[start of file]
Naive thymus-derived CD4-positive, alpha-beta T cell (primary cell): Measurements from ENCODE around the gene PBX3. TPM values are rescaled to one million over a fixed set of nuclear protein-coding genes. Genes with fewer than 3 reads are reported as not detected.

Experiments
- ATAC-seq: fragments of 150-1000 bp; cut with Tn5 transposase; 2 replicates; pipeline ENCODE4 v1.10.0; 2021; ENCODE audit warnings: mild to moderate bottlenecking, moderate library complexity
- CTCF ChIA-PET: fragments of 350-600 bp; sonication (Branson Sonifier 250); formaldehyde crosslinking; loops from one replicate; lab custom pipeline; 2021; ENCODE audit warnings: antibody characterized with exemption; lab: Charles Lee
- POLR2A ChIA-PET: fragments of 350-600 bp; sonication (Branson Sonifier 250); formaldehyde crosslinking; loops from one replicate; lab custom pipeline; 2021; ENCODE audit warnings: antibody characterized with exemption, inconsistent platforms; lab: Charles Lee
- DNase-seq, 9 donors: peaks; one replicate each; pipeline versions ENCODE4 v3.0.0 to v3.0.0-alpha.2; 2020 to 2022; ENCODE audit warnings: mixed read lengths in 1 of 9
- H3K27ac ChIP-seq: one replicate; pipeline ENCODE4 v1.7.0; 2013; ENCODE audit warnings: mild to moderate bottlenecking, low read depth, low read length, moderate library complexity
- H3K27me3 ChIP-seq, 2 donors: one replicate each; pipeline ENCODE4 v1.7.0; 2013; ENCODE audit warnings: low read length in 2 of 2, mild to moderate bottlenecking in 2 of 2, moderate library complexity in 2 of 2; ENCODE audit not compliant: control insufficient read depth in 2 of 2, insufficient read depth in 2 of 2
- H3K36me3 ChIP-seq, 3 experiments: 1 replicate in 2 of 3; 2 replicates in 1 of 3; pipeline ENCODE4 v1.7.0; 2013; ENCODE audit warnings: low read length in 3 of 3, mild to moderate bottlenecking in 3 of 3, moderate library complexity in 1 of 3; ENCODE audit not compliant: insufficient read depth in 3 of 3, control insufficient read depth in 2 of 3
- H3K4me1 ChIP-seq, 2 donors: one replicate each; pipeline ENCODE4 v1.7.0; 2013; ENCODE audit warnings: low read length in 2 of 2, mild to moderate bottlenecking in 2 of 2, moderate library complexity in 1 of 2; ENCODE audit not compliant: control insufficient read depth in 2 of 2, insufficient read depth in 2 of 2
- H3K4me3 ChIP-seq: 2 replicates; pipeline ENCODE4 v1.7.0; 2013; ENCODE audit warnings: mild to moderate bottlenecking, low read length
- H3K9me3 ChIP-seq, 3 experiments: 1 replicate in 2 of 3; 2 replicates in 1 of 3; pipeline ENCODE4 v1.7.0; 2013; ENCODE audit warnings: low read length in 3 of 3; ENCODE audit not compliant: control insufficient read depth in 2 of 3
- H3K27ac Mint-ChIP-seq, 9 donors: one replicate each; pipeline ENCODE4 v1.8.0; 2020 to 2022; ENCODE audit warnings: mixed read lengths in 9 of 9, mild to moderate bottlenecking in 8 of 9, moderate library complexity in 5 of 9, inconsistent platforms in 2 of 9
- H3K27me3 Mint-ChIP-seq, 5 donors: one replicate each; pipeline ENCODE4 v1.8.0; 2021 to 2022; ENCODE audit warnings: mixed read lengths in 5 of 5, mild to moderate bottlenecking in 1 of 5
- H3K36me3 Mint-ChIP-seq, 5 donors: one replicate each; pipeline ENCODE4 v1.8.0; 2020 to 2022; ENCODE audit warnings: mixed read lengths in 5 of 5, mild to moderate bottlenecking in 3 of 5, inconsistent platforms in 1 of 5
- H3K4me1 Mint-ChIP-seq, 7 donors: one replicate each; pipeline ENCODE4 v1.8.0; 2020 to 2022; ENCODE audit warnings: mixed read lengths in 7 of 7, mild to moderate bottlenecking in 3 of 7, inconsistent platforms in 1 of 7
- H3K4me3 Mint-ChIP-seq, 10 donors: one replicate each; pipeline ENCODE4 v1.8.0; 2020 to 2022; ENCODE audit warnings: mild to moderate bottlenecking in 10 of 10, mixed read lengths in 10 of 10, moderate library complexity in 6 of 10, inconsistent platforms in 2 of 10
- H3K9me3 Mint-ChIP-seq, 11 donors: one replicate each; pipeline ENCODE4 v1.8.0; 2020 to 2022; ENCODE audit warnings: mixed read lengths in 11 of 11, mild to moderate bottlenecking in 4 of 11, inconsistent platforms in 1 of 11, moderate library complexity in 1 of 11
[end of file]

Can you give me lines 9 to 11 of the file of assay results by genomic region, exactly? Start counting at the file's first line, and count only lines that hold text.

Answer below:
- H3K36me3 ChIP-seq, 3 experiments: 1 replicate in 2 of 3; 2 replicates in 1 of 3; pipeline ENCODE4 v1.7.0; 2013; ENCODE audit warnings: low read length in 3 of 3, mild to moderate bottlenecking in 3 of 3, moderate library complexity in 1 of 3; ENCODE audit not compliant: insufficient read depth in 3 of 3, control insufficient read depth in 2 of 3
- H3K4me1 ChIP-seq, 2 donors: one replicate each; pipeline ENCODE4 v1.7.0; 2013; ENCODE audit warnings: low read length in 2 of 2, mild to moderate bottlenecking in 2 of 2, moderate library complexity in 1 of 2; ENCODE audit not compliant: control insufficient read depth in 2 of 2, insufficient read depth in 2 of 2
- H3K4me3 ChIP-seq: 2 replicates; pipeline ENCODE4 v1.7.0; 2013; ENCODE audit warnings: mild to moderate bottlenecking, low read length